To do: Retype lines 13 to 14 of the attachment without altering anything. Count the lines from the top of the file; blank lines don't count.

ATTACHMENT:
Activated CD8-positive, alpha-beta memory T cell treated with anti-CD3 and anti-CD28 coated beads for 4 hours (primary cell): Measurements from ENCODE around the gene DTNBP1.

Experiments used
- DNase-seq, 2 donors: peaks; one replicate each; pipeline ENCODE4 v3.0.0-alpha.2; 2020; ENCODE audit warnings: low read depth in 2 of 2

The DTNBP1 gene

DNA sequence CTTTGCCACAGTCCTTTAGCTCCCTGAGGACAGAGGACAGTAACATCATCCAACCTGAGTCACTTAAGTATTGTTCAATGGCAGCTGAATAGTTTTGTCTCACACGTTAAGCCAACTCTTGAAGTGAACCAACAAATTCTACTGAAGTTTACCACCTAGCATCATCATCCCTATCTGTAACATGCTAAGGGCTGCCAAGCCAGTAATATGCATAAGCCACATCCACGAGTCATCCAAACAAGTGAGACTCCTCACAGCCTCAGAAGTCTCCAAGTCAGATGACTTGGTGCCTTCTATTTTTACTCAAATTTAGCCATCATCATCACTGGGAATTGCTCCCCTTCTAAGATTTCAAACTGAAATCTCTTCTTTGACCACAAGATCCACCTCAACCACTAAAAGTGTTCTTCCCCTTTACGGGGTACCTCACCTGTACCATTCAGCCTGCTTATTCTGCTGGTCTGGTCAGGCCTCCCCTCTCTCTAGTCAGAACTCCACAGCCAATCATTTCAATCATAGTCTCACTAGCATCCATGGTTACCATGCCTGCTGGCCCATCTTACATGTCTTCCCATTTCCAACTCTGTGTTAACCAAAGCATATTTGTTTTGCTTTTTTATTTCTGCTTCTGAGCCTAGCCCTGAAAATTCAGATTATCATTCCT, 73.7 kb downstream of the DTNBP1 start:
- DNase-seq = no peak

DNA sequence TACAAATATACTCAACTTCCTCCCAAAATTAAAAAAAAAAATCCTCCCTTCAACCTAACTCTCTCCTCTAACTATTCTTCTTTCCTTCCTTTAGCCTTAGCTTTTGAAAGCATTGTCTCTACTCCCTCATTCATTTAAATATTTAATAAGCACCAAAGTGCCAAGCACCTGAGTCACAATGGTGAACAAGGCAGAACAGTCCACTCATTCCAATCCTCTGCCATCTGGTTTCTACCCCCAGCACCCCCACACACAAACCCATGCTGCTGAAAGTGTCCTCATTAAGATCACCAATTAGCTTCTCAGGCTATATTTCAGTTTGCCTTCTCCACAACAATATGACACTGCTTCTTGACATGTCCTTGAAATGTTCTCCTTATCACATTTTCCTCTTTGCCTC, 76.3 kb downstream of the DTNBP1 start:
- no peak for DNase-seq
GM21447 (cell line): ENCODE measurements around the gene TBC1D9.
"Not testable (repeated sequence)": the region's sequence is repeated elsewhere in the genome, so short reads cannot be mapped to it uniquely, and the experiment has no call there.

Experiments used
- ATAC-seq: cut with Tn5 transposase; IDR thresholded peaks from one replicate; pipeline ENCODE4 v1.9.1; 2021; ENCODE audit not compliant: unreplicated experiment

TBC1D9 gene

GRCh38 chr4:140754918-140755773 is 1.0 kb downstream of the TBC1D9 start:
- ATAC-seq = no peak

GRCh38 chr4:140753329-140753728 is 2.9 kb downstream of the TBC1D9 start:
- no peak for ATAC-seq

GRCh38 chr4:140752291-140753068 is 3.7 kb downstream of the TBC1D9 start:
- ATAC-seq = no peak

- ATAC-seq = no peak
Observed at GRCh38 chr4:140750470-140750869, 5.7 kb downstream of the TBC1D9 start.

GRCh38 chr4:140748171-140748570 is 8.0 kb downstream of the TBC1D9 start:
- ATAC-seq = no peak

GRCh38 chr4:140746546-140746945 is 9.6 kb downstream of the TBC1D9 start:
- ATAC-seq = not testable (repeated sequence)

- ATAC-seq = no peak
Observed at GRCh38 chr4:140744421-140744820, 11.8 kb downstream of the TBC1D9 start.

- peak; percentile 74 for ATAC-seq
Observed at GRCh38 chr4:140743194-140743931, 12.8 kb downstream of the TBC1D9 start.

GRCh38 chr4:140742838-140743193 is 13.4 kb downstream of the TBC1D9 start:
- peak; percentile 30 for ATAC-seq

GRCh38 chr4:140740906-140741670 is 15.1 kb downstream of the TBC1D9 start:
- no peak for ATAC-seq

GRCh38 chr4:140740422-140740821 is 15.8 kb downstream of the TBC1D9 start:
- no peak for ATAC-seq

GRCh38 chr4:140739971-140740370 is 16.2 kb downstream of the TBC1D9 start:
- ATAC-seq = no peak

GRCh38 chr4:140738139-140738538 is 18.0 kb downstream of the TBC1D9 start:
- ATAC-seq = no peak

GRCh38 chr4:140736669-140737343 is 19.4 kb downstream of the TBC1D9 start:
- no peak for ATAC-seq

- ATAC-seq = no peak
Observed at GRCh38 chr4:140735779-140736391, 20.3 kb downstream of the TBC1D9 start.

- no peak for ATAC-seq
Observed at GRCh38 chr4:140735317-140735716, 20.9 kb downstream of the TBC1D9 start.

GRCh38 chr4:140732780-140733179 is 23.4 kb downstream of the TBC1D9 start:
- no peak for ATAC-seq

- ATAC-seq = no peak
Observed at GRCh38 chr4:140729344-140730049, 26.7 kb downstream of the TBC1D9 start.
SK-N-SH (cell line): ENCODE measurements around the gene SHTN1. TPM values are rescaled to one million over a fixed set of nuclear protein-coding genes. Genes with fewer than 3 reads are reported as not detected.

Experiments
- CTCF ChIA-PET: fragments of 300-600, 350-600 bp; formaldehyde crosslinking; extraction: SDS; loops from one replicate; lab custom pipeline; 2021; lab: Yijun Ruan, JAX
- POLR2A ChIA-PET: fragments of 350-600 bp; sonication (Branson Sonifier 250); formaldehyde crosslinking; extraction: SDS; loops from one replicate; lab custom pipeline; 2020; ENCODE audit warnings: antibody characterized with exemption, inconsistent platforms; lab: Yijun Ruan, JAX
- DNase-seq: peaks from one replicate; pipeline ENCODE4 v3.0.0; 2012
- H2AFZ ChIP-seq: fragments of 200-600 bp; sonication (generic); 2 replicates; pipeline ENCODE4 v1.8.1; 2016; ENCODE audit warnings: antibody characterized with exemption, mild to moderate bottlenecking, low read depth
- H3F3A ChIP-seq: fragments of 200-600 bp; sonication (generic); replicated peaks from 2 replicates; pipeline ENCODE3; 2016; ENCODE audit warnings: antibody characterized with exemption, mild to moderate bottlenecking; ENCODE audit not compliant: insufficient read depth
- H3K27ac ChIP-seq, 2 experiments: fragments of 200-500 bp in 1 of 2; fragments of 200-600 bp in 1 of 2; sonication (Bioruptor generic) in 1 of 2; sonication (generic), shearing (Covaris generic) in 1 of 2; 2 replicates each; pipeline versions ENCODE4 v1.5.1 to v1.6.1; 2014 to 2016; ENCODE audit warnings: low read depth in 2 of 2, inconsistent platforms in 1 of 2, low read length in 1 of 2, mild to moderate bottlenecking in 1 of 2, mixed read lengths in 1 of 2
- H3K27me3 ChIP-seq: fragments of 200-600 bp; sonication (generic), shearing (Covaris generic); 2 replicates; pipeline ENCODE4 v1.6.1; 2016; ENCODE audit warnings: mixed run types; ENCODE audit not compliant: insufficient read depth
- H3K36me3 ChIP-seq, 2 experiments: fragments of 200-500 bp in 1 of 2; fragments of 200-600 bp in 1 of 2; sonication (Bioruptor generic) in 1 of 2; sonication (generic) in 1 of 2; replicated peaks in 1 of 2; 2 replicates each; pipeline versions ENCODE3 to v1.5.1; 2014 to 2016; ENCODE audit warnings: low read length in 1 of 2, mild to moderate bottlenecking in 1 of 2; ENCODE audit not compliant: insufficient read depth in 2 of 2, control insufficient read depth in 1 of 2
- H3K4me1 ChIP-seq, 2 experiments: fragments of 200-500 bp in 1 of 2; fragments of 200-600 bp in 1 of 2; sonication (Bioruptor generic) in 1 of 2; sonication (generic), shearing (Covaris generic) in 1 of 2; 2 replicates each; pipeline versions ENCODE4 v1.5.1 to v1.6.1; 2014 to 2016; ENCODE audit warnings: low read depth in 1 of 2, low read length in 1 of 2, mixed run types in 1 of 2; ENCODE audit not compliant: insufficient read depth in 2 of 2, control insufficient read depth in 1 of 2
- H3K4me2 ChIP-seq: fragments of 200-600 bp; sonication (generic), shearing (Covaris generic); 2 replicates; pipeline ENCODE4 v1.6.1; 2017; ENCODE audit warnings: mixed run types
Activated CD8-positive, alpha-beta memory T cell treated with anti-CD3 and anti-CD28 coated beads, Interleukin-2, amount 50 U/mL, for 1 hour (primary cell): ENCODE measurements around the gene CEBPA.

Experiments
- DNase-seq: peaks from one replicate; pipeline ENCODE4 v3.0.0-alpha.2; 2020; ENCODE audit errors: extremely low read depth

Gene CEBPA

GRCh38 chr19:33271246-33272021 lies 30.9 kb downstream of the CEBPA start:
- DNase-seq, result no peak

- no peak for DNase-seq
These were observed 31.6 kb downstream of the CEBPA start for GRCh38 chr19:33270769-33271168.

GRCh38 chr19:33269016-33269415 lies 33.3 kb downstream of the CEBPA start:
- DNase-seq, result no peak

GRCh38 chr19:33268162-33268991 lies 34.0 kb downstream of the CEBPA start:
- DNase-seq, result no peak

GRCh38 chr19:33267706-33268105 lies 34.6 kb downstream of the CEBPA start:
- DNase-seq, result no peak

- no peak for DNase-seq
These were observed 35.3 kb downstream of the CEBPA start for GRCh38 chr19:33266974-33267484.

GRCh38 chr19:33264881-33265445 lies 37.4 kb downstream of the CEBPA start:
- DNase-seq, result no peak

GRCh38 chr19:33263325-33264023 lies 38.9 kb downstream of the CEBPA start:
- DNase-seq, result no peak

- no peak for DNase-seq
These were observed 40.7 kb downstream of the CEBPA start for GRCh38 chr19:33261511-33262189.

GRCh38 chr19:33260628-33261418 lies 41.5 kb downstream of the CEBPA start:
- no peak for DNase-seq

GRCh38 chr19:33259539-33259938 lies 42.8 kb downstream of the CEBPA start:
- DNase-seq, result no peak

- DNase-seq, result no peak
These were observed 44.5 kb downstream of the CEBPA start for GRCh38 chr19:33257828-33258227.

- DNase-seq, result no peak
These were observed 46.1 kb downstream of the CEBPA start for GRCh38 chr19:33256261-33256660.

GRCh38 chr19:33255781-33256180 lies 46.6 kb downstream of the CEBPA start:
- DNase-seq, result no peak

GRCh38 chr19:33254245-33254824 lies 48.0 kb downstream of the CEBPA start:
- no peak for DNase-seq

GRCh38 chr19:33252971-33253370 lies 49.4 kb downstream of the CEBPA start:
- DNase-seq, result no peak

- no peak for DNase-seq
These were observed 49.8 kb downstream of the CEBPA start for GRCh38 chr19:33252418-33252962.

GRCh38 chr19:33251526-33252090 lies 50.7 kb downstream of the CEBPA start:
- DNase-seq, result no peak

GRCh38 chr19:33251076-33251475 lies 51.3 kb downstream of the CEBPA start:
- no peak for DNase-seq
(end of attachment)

TBC1D9 gene

GRCh38 chr4:140754918-140755773 is 1.0 kb downstream of the TBC1D9 start: